Preparation: 25 minutes
For 4 persons
Ingredients for the vinaigrette
- 14 ounces of arugula
- 12 green asparagus tips
- 4 radishes, thinly sliced
- 5 ounces of Parmigiano-Reggiano, in large shaves
- 5 tablespoons of extra virgin olive oil
- 1.5 tablespoons of traditional balsamic vinegar from Modena
- Sea salt
- Maricha Black pepper from Sarawak, freshly ground
- Prepare the vinaigrette by adding salt and pepper to the balsamic vinegar and then slowly whisking in the extra virgin olive oil.
- Blanch asparagus in boiling salted water for 30 seconds and then chill in iced water for a few minutes. Cut in half lengthwise.
- Rinse, wash and dry the arugula
- In a large bowl combine asparagus, sliced radishes and arugula with the vinaigrette. Toss well.
- Divide salad onto four individual plates and top with Parmigiano-Reggiano shaves.
Piazza della Signoria, Florence
This historic L-shaped square dates back to Roman times, when it was surrounded by a theatre, Roman baths and a workshop for dyeing textiles. An enormous basilica was erected in the fifth century. The Piazza della Signoria began to take its current shape in the 13th century, when the political faction known as the Guelphs defeated the Ghibellines and razed their houses in the center of Florence.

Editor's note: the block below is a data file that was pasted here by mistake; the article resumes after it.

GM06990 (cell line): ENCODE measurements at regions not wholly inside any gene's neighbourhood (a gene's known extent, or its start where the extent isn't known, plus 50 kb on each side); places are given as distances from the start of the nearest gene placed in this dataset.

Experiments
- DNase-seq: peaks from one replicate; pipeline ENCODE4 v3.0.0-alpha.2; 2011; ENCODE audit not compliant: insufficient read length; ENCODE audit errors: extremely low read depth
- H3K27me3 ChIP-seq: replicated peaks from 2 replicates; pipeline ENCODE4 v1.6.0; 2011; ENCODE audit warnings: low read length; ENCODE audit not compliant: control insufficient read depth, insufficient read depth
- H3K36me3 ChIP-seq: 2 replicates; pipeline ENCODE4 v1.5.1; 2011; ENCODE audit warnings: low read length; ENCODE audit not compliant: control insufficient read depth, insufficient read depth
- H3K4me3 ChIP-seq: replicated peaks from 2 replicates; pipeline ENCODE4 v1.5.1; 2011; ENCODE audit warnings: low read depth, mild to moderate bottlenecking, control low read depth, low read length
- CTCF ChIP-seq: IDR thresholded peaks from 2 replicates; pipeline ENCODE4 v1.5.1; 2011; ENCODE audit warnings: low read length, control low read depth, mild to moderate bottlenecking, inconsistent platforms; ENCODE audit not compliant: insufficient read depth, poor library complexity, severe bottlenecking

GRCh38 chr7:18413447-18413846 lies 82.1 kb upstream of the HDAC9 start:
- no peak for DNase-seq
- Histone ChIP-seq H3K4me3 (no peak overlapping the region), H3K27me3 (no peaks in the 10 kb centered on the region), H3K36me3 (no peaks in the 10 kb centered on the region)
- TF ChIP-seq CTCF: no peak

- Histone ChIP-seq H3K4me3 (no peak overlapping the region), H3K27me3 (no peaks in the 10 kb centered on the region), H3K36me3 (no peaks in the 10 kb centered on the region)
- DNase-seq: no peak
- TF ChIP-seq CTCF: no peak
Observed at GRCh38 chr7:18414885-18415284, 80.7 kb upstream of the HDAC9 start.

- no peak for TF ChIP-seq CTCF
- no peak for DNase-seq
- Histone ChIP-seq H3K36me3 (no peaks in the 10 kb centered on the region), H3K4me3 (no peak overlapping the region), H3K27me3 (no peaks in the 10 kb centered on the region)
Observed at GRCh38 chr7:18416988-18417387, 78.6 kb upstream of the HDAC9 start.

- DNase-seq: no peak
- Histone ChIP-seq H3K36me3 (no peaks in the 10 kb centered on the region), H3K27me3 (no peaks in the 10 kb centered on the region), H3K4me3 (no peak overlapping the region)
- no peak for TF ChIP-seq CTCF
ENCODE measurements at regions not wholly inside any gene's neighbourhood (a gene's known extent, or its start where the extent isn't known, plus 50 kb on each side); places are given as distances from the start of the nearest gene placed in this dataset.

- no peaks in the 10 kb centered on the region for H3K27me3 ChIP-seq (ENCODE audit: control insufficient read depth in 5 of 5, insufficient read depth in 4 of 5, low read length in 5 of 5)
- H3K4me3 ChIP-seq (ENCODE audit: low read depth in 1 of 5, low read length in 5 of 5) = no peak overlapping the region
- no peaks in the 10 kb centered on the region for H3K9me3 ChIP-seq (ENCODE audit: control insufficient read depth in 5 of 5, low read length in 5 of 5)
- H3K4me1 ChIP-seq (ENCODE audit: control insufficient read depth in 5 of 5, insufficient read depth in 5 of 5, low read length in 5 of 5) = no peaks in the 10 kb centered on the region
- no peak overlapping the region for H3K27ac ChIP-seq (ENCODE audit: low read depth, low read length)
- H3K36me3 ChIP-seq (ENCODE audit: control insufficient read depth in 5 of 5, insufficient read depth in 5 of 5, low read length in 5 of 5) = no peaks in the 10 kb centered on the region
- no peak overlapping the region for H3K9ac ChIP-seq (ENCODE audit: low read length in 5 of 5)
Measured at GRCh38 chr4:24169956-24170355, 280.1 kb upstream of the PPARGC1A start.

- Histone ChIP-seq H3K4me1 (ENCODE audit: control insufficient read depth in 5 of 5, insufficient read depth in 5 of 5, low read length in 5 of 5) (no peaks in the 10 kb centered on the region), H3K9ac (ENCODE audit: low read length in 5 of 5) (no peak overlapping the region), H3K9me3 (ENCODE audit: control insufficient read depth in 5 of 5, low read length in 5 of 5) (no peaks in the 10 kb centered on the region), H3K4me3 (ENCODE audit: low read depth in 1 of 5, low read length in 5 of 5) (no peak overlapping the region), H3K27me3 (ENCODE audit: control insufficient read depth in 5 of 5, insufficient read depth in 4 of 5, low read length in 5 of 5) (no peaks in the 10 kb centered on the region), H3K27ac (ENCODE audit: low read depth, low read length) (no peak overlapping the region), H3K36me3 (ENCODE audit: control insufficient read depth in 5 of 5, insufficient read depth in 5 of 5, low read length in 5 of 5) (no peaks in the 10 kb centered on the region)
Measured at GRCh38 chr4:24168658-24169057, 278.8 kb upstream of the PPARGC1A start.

Today the Piazza della Signoria remains a bustling open-air museum, boasting a remarkable number of capolavori (masterpieces), including copies of Michelangelo's David and Donatello's Judith and Holofernes; the bronze equestrian statue of Cosimo I, Grand Duke of Tuscany, by Giambologna; the Fountain of Neptune by Bartolomeo Ammannati; Hercules and Cacus by Bandinelli; the Rape of the Sabine Women by Giambologna; and Perseus with the Head of Medusa by Cellini.
Whenever I visit, after looking at the sculptures, I like to take a few minutes to listen to the stories the stones of the Piazza della Signoria could tell. Just to the right of the Neptune fountain, which Florentines derisively called "Biancone" (Big Whitey), is a long, raised platform fronting the Palazzo Vecchio. On this arringheria aggrieved citizens aired their complaints and inveighed against their enemies to whomever would listen, adding to the piazza's legacy to the world the root of the English word "harangue." According to local legend, a political speech given on this spot in the 14th century so incensed the crowd that they tore the speaker apart and ate him.